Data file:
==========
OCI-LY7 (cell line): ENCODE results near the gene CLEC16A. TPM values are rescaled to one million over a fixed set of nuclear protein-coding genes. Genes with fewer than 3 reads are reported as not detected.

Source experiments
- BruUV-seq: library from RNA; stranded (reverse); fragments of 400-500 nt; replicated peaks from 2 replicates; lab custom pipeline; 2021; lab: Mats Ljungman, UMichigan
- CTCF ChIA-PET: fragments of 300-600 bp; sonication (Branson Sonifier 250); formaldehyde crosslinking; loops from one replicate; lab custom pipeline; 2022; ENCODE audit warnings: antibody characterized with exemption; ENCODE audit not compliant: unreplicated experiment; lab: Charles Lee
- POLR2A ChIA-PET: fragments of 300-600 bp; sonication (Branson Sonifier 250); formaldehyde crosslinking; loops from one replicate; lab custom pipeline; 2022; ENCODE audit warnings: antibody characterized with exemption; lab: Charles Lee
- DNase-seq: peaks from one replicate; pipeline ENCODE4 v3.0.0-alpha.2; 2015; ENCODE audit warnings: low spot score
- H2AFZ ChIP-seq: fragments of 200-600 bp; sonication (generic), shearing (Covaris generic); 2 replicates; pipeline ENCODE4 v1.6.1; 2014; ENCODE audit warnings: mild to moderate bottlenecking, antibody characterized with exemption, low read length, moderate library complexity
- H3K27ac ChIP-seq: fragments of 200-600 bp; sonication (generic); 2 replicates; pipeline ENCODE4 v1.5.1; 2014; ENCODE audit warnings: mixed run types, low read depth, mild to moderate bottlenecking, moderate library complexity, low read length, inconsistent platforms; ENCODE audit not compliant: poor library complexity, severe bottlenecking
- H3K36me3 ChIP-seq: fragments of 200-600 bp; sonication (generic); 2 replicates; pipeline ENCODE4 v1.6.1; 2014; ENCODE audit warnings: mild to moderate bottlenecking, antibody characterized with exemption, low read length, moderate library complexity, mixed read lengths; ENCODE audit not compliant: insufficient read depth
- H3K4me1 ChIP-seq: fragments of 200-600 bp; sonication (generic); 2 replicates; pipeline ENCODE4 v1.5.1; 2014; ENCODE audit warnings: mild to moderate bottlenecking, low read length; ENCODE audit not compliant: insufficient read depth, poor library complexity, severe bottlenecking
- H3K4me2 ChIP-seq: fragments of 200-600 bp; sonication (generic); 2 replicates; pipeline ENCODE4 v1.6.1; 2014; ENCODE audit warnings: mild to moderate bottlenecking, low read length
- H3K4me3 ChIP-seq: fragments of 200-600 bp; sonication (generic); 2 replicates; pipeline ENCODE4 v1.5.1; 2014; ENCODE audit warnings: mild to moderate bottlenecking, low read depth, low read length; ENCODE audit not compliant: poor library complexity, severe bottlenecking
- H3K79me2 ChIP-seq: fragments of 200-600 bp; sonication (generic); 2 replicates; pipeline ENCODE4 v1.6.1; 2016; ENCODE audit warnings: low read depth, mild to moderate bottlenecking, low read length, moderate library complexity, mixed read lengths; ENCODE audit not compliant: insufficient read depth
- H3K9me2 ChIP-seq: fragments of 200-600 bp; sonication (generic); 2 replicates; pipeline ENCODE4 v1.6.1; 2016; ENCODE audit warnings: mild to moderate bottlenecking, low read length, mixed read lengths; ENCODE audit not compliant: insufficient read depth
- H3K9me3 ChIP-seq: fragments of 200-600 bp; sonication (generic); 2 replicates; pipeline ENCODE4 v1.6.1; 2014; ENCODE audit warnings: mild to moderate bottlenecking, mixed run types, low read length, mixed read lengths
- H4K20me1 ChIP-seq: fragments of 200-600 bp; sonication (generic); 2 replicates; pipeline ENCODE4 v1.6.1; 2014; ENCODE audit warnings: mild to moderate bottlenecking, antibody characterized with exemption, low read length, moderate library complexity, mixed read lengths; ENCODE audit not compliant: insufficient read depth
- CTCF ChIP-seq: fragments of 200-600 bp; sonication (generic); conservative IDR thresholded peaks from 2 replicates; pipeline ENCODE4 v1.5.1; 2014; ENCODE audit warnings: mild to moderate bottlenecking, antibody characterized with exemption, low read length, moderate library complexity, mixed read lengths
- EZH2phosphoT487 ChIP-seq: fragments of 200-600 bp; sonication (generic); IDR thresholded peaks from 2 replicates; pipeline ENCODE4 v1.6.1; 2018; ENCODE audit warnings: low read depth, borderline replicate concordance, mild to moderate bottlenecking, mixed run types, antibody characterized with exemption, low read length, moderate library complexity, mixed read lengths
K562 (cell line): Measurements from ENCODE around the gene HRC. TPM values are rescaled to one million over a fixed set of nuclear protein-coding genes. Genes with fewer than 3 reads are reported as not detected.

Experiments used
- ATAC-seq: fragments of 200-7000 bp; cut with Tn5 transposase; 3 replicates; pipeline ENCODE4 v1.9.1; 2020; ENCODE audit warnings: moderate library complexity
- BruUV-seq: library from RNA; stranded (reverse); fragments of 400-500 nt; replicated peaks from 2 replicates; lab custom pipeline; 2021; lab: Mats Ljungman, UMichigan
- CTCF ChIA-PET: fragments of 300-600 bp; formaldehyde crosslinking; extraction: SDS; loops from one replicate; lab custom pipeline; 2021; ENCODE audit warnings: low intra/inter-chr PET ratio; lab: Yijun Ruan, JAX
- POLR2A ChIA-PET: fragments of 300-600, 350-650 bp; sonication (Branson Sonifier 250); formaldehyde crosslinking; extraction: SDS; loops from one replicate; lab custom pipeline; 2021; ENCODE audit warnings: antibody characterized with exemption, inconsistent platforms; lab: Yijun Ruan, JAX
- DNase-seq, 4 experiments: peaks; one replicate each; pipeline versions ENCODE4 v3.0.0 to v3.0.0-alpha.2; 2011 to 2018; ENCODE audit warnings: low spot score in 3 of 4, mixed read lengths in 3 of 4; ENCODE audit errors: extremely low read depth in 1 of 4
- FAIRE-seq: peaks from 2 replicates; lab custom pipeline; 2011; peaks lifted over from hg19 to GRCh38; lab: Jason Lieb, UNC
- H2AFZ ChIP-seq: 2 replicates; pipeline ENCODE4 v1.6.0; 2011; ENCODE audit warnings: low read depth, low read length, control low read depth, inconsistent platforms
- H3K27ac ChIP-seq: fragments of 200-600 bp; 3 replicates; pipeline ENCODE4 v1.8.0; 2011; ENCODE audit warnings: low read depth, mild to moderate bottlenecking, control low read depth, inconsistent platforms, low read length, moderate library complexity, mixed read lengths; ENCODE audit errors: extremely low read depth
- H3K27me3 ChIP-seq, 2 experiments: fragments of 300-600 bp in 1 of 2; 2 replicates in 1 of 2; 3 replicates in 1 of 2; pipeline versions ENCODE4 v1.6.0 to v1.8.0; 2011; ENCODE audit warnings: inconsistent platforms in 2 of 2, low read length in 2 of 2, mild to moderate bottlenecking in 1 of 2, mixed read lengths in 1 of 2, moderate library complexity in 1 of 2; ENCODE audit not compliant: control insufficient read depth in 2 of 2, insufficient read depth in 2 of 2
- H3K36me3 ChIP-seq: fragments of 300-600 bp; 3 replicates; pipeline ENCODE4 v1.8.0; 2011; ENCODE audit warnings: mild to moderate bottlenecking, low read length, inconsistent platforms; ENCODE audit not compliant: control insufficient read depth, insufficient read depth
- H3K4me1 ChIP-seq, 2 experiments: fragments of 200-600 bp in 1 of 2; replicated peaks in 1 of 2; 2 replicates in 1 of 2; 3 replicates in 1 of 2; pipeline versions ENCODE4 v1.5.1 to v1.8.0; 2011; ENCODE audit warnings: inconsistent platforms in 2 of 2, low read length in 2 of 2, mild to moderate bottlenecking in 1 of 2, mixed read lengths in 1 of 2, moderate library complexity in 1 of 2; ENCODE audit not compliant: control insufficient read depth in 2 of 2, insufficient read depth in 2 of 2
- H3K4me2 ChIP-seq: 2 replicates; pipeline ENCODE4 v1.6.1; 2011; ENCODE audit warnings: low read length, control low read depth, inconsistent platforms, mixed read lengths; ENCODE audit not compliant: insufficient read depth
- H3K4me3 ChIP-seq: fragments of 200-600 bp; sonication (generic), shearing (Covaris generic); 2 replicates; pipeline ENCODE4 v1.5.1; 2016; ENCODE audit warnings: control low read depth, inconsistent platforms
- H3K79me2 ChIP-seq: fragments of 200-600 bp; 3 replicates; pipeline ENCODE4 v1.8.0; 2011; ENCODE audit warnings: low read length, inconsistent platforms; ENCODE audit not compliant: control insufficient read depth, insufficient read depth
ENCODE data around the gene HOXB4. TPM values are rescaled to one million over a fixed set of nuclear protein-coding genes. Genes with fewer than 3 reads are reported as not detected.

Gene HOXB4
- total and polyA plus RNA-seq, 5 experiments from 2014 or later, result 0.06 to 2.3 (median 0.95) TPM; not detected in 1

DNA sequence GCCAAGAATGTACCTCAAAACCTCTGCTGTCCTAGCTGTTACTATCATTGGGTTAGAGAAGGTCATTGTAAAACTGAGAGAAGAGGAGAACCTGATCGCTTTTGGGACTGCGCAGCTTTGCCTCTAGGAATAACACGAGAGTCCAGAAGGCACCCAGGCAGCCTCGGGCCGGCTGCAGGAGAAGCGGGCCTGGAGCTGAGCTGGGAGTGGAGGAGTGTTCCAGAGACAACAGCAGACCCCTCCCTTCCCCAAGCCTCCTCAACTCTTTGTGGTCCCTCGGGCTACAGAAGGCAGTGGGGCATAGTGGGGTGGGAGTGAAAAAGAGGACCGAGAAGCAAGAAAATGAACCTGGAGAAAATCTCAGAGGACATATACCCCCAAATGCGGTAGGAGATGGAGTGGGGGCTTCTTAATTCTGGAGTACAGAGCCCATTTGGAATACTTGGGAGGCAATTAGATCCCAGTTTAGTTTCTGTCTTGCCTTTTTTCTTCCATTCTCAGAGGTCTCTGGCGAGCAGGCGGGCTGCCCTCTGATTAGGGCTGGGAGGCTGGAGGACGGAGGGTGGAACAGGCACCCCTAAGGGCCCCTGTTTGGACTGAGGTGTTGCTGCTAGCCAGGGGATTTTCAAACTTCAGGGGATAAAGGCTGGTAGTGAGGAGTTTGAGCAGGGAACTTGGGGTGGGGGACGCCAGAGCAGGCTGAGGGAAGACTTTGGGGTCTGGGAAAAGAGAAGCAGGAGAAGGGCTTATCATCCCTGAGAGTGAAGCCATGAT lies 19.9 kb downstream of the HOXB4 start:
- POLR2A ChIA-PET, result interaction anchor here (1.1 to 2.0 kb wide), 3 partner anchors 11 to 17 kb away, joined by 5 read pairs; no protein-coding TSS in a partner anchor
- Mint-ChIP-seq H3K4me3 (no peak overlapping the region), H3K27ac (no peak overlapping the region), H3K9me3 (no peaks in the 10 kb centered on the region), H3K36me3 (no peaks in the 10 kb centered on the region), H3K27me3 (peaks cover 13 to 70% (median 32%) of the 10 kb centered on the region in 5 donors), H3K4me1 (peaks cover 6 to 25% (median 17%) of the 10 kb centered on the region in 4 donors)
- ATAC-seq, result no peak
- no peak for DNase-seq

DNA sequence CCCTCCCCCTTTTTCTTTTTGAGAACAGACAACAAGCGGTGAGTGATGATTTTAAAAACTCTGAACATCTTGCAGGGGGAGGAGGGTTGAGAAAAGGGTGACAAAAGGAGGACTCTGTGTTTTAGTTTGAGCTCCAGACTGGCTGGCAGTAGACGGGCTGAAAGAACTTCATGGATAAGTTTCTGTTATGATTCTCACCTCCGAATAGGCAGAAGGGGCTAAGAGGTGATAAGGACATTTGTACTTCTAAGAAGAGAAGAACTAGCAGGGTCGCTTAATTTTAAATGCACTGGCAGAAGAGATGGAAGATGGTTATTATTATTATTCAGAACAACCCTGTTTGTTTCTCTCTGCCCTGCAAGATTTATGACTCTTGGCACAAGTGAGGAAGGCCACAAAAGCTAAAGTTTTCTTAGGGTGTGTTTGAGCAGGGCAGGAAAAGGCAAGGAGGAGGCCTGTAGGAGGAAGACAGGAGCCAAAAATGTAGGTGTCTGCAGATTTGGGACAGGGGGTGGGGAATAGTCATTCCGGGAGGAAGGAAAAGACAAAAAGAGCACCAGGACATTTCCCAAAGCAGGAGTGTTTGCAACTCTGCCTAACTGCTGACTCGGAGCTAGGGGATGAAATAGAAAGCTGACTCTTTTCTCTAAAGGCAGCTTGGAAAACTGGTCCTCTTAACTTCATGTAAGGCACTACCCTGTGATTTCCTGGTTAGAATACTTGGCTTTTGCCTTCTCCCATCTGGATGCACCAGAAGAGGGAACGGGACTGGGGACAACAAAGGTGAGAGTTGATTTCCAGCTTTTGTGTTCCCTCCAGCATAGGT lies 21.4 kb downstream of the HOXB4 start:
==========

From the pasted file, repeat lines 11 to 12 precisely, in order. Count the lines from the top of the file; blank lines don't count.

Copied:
- H3K4me2 ChIP-seq: fragments of 200-600 bp; sonication (generic); 2 replicates; pipeline ENCODE4 v1.6.1; 2014; ENCODE audit warnings: mild to moderate bottlenecking, low read length
- H3K4me3 ChIP-seq: fragments of 200-600 bp; sonication (generic); 2 replicates; pipeline ENCODE4 v1.5.1; 2014; ENCODE audit warnings: mild to moderate bottlenecking, low read depth, low read length; ENCODE audit not compliant: poor library complexity, severe bottlenecking